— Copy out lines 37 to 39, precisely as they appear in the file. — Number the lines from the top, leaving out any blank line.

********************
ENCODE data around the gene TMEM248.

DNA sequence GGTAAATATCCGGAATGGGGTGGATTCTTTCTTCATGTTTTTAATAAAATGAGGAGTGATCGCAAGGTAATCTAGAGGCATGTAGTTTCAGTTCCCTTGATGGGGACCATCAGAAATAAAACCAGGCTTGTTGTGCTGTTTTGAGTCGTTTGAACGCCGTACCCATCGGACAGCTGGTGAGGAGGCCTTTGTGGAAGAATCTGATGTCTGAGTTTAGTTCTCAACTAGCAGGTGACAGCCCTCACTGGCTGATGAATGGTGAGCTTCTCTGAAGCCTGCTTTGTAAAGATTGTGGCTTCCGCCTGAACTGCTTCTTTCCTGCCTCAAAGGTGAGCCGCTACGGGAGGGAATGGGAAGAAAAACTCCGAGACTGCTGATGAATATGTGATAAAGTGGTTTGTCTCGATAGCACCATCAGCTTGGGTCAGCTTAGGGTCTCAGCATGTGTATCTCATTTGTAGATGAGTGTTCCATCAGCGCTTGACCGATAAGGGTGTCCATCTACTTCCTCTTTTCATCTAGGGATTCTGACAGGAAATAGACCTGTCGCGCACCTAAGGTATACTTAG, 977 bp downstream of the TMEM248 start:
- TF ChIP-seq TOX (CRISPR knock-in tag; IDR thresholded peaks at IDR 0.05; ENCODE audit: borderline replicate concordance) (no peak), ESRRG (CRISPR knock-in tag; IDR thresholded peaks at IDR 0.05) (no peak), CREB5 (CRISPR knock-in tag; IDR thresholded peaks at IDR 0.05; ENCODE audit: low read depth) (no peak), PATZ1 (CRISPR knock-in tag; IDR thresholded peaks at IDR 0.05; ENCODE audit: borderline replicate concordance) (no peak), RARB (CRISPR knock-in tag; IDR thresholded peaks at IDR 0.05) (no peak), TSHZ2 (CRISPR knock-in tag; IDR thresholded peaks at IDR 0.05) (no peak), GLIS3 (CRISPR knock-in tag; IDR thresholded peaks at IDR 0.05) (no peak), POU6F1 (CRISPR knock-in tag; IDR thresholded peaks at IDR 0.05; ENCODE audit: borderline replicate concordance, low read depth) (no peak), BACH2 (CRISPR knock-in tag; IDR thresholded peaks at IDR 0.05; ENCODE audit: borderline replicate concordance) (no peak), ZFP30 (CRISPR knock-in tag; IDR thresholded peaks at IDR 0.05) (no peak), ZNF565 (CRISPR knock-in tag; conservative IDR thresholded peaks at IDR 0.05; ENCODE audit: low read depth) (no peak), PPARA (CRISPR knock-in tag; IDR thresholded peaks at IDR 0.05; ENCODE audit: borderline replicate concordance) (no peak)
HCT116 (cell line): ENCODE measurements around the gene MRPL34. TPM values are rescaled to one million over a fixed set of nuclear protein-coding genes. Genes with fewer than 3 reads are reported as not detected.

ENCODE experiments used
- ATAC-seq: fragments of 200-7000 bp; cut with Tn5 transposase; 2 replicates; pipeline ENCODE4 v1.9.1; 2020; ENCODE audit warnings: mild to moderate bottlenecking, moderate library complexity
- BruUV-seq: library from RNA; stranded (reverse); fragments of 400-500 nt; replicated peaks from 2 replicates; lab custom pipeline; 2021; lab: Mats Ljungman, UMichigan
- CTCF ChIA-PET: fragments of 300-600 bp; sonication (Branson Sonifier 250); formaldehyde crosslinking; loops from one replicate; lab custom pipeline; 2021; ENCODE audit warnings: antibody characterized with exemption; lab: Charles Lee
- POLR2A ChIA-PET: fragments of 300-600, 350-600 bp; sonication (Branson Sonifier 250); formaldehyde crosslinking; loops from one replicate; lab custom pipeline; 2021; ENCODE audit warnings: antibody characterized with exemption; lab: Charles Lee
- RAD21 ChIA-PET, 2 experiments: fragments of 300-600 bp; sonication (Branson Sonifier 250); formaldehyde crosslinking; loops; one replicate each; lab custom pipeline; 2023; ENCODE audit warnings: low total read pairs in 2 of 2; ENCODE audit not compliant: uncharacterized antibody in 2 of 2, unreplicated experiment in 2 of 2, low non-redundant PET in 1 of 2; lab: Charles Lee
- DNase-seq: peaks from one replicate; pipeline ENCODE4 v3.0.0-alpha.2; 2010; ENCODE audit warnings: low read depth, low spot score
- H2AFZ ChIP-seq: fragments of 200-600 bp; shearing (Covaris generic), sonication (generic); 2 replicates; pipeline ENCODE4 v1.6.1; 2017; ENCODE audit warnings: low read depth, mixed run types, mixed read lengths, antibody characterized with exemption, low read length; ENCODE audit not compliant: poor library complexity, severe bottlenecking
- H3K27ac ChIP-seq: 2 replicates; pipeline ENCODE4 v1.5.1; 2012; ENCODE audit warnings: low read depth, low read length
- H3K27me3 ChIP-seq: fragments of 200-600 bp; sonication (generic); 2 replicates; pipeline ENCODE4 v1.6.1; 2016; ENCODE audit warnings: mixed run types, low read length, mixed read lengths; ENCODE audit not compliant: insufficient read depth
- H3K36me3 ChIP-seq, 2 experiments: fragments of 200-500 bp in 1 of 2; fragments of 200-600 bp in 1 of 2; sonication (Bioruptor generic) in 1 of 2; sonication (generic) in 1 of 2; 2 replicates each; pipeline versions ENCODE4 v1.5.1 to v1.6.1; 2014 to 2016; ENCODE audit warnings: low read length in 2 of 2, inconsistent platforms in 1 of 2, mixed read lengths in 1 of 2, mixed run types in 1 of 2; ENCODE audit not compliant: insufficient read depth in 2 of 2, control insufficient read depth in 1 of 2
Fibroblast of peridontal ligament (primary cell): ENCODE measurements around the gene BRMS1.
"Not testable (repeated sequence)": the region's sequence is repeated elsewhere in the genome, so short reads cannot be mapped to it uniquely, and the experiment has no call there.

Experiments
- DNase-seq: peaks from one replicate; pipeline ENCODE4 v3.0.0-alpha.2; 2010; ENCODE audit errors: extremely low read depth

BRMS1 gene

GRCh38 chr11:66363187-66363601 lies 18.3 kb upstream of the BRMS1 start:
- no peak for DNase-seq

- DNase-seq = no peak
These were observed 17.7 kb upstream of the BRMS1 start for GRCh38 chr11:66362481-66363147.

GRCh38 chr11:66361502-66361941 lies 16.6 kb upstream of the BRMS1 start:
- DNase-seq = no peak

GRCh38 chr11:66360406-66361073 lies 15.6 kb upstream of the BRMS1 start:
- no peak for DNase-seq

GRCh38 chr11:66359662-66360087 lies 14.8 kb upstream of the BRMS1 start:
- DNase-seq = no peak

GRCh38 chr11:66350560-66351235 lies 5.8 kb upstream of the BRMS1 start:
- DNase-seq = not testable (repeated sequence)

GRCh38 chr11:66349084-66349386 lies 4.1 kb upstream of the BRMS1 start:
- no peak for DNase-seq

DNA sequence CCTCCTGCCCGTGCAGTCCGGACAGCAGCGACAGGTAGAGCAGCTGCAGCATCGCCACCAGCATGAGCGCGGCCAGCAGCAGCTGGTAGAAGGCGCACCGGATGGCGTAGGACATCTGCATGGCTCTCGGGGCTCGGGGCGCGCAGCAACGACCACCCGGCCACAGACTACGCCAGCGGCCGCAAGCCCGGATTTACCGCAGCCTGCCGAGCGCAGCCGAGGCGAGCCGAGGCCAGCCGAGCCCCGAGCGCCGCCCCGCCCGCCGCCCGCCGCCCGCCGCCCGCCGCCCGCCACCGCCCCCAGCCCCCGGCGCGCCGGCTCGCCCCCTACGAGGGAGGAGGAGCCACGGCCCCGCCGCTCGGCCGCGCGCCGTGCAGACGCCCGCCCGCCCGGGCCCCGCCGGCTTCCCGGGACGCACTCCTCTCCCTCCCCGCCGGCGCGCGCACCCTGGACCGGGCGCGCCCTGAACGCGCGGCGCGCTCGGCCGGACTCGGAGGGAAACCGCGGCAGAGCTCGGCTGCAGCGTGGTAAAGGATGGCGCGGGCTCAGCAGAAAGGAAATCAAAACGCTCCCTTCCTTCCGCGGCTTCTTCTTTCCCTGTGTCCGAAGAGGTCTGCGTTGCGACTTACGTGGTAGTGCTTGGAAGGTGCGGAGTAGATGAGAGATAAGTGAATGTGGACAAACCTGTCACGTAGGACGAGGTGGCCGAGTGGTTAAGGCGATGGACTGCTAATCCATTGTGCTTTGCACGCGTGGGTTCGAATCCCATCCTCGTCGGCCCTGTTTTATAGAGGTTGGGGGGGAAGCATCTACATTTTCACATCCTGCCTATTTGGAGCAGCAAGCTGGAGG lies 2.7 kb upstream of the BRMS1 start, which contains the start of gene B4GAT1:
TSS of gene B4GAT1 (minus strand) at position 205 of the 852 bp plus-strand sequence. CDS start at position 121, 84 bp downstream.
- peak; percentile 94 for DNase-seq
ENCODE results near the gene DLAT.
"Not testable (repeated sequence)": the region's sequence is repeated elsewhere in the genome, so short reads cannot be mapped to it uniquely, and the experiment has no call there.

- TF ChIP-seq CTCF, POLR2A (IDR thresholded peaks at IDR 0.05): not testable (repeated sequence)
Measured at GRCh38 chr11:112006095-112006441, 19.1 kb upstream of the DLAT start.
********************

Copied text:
- peak; percentile 94 for DNase-seq
ENCODE results near the gene DLAT.
"Not testable (repeated sequence)": the region's sequence is repeated elsewhere in the genome, so short reads cannot be mapped to it uniquely, and the experiment has no call there.